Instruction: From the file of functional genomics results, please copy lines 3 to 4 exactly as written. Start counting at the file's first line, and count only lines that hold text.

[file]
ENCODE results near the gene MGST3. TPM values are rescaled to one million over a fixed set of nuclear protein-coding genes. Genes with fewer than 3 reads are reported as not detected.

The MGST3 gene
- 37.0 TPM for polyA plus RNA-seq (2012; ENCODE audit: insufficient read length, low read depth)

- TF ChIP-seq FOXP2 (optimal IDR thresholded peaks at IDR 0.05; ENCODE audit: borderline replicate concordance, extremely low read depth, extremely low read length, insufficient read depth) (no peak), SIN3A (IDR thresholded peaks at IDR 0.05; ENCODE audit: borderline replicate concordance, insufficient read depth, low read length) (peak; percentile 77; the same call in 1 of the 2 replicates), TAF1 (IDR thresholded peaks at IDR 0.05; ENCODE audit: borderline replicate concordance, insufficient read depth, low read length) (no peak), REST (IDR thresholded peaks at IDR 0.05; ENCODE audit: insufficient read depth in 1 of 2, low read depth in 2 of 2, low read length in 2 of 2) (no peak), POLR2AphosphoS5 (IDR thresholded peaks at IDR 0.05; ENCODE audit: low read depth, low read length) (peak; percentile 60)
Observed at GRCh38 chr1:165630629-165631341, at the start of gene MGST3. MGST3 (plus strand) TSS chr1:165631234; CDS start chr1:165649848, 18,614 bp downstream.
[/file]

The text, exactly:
- 37.0 TPM for polyA plus RNA-seq (2012; ENCODE audit: insufficient read length, low read depth)

- TF ChIP-seq FOXP2 (optimal IDR thresholded peaks at IDR 0.05; ENCODE audit: borderline replicate concordance, extremely low read depth, extremely low read length, insufficient read depth) (no peak), SIN3A (IDR thresholded peaks at IDR 0.05; ENCODE audit: borderline replicate concordance, insufficient read depth, low read length) (peak; percentile 77; the same call in 1 of the 2 replicates), TAF1 (IDR thresholded peaks at IDR 0.05; ENCODE audit: borderline replicate concordance, insufficient read depth, low read length) (no peak), REST (IDR thresholded peaks at IDR 0.05; ENCODE audit: insufficient read depth in 1 of 2, low read depth in 2 of 2, low read length in 2 of 2) (no peak), POLR2AphosphoS5 (IDR thresholded peaks at IDR 0.05; ENCODE audit: low read depth, low read length) (peak; percentile 60)